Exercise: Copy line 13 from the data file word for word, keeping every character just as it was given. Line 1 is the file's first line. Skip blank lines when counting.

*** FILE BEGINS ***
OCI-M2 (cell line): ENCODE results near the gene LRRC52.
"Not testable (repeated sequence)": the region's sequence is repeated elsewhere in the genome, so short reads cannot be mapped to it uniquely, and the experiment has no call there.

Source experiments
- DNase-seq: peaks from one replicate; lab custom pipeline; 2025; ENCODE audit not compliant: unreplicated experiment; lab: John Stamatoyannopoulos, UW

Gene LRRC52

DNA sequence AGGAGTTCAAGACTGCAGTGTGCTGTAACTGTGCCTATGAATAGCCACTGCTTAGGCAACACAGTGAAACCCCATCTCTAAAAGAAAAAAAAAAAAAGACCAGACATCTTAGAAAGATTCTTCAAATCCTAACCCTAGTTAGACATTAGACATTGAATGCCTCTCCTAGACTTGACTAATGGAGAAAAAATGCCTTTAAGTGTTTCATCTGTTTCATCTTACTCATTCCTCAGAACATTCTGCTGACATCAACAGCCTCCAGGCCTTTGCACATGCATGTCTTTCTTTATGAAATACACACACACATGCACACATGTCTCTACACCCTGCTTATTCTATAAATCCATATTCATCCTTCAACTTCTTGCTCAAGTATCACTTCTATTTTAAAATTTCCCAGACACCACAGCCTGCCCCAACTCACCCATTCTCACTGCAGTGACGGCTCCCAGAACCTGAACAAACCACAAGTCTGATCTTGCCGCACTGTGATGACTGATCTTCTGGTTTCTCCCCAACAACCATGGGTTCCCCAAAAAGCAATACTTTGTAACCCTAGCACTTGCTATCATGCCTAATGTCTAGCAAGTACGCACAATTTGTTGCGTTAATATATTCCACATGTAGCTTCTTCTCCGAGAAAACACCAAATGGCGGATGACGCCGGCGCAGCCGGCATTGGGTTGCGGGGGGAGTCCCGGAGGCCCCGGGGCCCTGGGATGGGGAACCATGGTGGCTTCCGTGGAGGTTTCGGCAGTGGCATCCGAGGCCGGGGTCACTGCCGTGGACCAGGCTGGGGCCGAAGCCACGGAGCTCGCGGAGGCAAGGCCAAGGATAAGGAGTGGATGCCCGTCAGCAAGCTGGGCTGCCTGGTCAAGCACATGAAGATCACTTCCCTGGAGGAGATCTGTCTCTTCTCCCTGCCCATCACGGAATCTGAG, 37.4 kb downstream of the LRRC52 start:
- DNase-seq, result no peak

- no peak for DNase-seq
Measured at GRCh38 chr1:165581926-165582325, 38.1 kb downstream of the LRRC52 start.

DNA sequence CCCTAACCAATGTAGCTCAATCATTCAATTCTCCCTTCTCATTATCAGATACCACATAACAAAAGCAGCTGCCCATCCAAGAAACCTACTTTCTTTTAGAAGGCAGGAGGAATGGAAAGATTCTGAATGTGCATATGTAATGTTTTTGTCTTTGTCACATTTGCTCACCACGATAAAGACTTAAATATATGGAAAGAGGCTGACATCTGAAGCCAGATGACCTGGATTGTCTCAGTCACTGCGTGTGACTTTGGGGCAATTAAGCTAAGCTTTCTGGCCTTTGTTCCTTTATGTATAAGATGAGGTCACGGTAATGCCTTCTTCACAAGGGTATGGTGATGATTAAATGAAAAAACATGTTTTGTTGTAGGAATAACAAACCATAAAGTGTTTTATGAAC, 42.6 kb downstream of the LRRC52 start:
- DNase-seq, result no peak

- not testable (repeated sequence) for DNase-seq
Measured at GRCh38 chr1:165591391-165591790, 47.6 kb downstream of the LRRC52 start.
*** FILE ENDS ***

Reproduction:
Measured at GRCh38 chr1:165591391-165591790, 47.6 kb downstream of the LRRC52 start.